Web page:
It’s time to wrap up our National Poetry Month celebration, and once more I’m going to present a piece where I wrote the words as well as the music, a piece in celebration of the unpredictability of poetic genius. In the “Song of Myself” section I presented a few days back, Whitman proclaims that America … Continue reading Confucian Ode on Blake, Dickinson, and Whitman
4. Tell All the Truth but Tell It Slant words by Emily Dickinson. It should be no surprise that Dickinson turns up often here. I’m attracted to short poems that have a word music of sound or thought, and Dickinson has both in abundance in this, another very short text: 41 words. This poem is … Continue reading Fall 2018 Parlando Project Top 10 Numbers 4-2
What makes for a “hit” in the small province of the Internet that is yours and mine? We started off the countdown of the most liked and listened to audio pieces here this past fall by talking about the variety of poets and writers that we use for words. Yes, we present well-known poems and … Continue reading And the most liked/listened to piece this fall was…
National news and household events continually waylay my attention. Dejected gutters, palace intrigues throwing glances on complicated and duplicitous political alliances, and a middle-schooler with the sniffles—how can one weigh these things against this small but welcomed audience here for music combined with (mostly) poetry? And so, I found myself short of material as I … Continue reading Jade Flower Palace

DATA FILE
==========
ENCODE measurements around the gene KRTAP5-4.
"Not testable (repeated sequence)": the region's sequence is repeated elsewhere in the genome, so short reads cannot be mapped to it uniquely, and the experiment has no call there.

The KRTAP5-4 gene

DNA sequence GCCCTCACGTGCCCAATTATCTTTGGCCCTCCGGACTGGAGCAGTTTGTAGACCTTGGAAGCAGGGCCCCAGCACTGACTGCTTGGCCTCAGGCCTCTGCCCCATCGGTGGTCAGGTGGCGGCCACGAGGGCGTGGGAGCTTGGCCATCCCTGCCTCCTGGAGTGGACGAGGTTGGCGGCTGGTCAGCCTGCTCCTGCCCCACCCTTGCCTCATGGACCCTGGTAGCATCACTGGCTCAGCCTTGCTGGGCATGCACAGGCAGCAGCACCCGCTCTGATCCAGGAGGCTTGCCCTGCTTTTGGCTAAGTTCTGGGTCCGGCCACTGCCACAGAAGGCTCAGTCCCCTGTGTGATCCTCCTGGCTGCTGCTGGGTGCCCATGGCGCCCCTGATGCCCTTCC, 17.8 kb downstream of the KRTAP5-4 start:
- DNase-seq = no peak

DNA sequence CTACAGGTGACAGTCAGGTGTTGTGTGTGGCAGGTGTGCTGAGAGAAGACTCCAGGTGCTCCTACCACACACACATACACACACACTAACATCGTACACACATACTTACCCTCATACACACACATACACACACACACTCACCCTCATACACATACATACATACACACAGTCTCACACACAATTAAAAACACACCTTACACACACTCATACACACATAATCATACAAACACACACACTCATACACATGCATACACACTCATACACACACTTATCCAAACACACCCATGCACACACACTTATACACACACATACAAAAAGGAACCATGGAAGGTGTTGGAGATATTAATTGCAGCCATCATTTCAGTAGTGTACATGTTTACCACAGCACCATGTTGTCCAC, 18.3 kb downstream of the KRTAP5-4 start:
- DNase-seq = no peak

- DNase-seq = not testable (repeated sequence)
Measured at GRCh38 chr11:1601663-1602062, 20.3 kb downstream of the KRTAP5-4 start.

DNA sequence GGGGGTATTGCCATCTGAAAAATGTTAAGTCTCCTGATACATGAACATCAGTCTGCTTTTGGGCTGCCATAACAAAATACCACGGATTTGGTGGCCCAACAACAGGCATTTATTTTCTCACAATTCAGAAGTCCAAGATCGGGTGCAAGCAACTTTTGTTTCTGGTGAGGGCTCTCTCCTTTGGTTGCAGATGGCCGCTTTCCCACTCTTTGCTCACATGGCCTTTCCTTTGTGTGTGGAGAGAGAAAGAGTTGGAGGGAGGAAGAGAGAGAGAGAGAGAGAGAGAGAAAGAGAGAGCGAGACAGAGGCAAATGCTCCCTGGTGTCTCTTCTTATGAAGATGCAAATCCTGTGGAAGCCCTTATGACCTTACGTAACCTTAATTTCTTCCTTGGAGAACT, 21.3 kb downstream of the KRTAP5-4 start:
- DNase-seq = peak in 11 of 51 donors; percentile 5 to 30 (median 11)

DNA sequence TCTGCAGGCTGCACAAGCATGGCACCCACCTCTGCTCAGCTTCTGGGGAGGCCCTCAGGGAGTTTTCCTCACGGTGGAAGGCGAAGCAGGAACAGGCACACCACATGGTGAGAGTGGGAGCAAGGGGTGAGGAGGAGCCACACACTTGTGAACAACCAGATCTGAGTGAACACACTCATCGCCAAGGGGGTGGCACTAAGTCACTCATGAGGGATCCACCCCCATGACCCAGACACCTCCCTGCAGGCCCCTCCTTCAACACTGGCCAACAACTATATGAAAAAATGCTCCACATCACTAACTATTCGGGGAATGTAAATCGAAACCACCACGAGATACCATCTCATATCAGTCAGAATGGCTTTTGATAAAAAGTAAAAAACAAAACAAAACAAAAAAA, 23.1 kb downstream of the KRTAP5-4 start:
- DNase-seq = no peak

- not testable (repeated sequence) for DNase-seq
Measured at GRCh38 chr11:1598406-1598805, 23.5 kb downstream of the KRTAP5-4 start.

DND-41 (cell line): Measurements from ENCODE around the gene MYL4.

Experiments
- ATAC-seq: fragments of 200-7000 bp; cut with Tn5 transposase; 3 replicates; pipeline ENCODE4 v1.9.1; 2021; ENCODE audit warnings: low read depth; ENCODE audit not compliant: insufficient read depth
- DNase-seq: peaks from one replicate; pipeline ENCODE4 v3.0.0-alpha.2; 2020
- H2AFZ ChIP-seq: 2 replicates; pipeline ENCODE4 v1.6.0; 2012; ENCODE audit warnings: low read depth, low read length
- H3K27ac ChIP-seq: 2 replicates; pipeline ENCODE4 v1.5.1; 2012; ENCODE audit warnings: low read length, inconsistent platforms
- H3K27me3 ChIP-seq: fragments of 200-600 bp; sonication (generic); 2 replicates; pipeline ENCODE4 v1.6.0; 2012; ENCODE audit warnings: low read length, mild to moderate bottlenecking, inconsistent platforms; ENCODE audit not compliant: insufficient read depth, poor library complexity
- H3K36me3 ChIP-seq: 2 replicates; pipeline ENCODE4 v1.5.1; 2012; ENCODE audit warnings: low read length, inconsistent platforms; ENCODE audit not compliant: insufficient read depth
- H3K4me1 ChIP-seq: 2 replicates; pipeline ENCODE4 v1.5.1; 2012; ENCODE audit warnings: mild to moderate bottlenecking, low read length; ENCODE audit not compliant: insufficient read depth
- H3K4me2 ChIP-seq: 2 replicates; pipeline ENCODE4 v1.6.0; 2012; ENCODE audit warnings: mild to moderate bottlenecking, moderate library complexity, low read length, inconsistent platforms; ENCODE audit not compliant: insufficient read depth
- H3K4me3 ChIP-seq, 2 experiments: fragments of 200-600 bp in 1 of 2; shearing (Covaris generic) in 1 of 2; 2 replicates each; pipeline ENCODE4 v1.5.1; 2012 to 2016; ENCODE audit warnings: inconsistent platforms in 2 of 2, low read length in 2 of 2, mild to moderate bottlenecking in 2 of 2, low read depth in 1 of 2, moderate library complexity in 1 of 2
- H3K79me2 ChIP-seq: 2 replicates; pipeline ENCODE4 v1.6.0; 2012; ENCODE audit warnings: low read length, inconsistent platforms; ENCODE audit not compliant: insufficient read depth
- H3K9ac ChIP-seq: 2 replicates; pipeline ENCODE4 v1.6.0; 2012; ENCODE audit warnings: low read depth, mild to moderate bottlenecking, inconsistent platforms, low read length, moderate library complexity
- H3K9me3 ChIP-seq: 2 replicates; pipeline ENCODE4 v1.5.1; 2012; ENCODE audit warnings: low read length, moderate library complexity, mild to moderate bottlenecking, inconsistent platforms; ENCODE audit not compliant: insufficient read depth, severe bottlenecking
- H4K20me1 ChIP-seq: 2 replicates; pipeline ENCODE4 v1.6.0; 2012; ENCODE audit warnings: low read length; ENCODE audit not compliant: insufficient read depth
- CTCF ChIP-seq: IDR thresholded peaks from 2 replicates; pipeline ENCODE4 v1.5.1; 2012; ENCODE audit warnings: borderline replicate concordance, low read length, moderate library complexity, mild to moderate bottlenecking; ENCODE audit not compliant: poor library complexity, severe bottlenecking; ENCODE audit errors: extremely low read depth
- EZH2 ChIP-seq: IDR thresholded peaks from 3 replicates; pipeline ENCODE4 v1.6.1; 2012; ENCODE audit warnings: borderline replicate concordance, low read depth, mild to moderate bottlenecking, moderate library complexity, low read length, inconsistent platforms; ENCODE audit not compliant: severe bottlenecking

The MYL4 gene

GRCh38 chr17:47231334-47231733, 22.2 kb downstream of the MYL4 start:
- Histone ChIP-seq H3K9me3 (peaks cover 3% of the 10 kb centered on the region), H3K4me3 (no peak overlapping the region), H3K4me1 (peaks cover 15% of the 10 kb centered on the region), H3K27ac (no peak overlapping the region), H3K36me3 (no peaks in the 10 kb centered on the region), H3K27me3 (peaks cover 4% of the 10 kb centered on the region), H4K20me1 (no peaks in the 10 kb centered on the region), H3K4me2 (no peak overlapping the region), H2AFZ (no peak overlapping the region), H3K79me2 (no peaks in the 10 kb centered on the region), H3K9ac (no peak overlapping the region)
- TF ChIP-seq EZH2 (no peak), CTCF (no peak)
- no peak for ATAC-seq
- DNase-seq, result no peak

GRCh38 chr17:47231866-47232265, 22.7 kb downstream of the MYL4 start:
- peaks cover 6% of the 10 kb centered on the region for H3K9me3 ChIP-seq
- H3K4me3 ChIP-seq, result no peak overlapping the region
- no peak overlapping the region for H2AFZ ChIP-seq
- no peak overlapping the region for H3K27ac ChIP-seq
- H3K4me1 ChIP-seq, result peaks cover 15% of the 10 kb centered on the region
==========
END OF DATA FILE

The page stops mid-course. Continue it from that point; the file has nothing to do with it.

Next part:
Here’s one more musical piece from the anthology of ancient Chinese poetry collected by Confucius and his school and known as the Confucian Odes or The Book of Songs. This one may be my favorite, though my performance of it dates to a time before I could find literal translations to check against the extant … Continue reading Cold Is the North Wind, and Why Did Confucius Collect a Book of Songs Anyway?
Is love enough in dealing with matters of translation? I want to talk a bit about some issues with this, and while it may start out sounding esoteric, stay with me, I’ll end up as immediate as anything. I’ve presented Chinese poetry here before. Collected classical Chinese poetry goes back to around the 10th Century … Continue reading Wild Plums
Now we’re nearing the topper-most of the top in our tip-top count-down of the most liked and listened to pieces this spring. Wait—did I just turn into a mid-20th century radio host? Out! Out! Commercial spirit! Timeless poetry knows no acne creams, Yardley scents, Thom McAn Beatle boots or white Levis. Well, maybe some of … Continue reading The Parlando Spring 2019 Top Ten Part 3
Last post I rapidly traced poetry from the era of Homer and Sappho and the Confucian Odes, jumped to English language poetry and finally ended with early 20th century Americans. I traveled fast, and simplified much, but it wouldn’t be out of line to say this is a progression from poetry that was expected to … Continue reading Are Song Lyrics Poetry? Part Two